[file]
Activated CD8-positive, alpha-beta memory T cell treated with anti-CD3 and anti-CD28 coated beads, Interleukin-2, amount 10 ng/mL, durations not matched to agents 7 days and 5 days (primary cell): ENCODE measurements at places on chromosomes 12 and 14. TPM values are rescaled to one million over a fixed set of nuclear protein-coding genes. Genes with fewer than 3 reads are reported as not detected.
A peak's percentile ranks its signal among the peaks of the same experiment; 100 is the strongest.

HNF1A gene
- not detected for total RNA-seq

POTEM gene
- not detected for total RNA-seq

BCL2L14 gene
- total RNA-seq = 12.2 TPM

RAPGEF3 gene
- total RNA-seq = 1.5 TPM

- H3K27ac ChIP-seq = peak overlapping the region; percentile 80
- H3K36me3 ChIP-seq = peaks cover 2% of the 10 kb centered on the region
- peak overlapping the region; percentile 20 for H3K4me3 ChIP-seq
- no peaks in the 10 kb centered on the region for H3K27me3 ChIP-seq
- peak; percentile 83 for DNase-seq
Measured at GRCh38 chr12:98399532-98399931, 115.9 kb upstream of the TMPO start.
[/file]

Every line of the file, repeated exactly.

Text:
Activated CD8-positive, alpha-beta memory T cell treated with anti-CD3 and anti-CD28 coated beads, Interleukin-2, amount 10 ng/mL, durations not matched to agents 7 days and 5 days (primary cell): ENCODE measurements at places on chromosomes 12 and 14. TPM values are rescaled to one million over a fixed set of nuclear protein-coding genes. Genes with fewer than 3 reads are reported as not detected.
A peak's percentile ranks its signal among the peaks of the same experiment; 100 is the strongest.

HNF1A gene
- not detected for total RNA-seq

POTEM gene
- not detected for total RNA-seq

BCL2L14 gene
- total RNA-seq = 12.2 TPM

RAPGEF3 gene
- total RNA-seq = 1.5 TPM

- H3K27ac ChIP-seq = peak overlapping the region; percentile 80
- H3K36me3 ChIP-seq = peaks cover 2% of the 10 kb centered on the region
- peak overlapping the region; percentile 20 for H3K4me3 ChIP-seq
- no peaks in the 10 kb centered on the region for H3K27me3 ChIP-seq
- peak; percentile 83 for DNase-seq
Measured at GRCh38 chr12:98399532-98399931, 115.9 kb upstream of the TMPO start.